The Scottish Borders was a magnet for monks in medieval times – truly men on a mission. In a region with ancient Christian traditions and lured by the promise of royal patronage they set up four mighty monastic institutions at Drybrough, Melrose, Jedburgh, and Kelso.
The first group of immigrant monks to settle in the Scottish Borders belonged to the Tironesian order from Tiron near Chartres in France.
They were invited by David 1 and represented the first phase of much grander plans to establish monastic centres throughout the Borders region.
The year was 1113 and the monks, known as the Grey Monks, originally founded their community at Selkirk only to relocate at Kelso in 1128; a decision thought to have been driven by economic considerations.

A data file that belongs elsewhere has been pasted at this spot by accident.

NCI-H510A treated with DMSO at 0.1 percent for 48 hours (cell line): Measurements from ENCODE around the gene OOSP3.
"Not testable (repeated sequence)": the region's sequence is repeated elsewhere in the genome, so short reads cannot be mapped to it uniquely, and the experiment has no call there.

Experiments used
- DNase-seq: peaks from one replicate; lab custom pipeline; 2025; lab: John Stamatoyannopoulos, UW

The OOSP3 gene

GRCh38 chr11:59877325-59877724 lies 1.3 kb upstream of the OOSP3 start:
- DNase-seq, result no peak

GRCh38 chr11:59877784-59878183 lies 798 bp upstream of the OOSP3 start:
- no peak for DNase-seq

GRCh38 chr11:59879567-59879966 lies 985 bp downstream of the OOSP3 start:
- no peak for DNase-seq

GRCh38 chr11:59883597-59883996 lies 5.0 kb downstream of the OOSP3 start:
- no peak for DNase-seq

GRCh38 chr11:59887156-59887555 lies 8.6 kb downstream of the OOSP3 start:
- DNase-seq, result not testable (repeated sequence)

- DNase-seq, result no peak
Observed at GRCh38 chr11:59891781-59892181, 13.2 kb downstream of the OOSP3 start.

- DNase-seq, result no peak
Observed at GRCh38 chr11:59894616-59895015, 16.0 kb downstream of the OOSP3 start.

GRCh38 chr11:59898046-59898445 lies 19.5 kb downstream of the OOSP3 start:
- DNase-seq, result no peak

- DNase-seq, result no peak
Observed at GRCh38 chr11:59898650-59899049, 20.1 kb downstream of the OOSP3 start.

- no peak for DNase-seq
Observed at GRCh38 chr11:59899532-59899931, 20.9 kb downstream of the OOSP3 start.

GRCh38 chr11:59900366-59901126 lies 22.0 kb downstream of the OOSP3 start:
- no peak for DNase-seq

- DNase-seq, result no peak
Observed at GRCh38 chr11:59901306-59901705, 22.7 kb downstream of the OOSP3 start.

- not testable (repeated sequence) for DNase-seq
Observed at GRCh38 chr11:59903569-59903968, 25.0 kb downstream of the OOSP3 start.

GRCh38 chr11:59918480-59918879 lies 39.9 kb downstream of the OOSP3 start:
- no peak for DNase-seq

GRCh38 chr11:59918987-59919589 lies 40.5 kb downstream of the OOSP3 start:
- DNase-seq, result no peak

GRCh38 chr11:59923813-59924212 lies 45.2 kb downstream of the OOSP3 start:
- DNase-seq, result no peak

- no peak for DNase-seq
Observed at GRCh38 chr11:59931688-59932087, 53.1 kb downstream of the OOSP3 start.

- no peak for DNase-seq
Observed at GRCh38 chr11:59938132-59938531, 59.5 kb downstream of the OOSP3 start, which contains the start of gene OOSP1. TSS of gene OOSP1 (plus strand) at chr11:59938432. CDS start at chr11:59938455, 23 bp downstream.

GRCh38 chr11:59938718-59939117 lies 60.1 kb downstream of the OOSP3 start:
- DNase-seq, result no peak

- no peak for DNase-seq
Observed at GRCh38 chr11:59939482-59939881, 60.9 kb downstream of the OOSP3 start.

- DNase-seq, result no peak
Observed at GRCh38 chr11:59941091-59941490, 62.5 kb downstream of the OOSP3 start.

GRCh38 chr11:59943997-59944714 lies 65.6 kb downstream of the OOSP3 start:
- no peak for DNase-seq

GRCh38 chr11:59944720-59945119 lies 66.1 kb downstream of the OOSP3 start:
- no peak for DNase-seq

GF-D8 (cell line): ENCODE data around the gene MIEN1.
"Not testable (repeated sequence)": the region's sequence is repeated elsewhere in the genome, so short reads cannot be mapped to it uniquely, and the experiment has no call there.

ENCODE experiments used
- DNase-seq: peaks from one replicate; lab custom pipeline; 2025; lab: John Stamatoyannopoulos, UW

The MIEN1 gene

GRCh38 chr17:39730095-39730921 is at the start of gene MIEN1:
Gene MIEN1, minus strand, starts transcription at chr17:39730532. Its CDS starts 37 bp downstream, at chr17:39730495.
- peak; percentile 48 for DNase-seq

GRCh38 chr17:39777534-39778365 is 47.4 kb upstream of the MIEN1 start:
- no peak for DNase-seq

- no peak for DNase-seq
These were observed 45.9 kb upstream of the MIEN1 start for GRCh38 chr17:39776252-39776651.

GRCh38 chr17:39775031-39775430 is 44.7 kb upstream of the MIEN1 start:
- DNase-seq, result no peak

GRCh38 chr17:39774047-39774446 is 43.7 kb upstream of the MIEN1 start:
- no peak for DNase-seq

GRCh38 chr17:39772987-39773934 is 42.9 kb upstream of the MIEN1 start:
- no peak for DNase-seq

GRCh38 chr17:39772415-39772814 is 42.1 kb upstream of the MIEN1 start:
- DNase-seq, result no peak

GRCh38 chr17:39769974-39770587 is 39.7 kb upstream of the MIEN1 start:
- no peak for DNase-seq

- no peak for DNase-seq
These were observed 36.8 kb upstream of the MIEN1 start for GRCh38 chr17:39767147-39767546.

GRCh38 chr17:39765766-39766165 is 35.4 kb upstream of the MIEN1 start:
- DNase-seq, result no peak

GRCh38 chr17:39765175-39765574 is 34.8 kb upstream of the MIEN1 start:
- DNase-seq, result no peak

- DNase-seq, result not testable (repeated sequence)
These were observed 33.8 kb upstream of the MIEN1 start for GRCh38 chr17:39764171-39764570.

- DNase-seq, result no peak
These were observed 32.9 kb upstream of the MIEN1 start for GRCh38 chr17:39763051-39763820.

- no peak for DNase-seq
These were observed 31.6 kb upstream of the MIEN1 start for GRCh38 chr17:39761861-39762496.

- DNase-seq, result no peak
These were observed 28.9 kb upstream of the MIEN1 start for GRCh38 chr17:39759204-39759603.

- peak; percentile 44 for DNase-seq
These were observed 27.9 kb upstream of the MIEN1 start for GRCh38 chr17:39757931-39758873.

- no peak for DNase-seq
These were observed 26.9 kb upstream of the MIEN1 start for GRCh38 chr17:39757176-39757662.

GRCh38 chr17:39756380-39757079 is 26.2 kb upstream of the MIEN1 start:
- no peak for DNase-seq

Roxburgh near Kelso was developing as an important economic and administrative centre and was the home of the royal mint.
Kelso Abbey, one of the finest examples of Romanesque architecture, did not disappoint.
Dedicated to the Blessed Virgin and St John in 1243 it became one of the largest and richest in Scotland and boasted a superb library.
Two kings, James III and James IV, were crowned in the abbey, and Prince Henry, son of David I, was buried there in 1152.
Like Dryburgh, Melrose and Jedburgh, Kelso Abbey suffered greatly at the hands of various English armies and was finally destroyed by Henry VIII in 1545. Even in its ruined state, it is a superb piece of architecture. The arrival of the Reformation in Scotland in 1560 killed off any chance of a recovery.
The Abbey and grounds are open every day. There is no charge for entry.
Picture with kind permission of Historic Scotland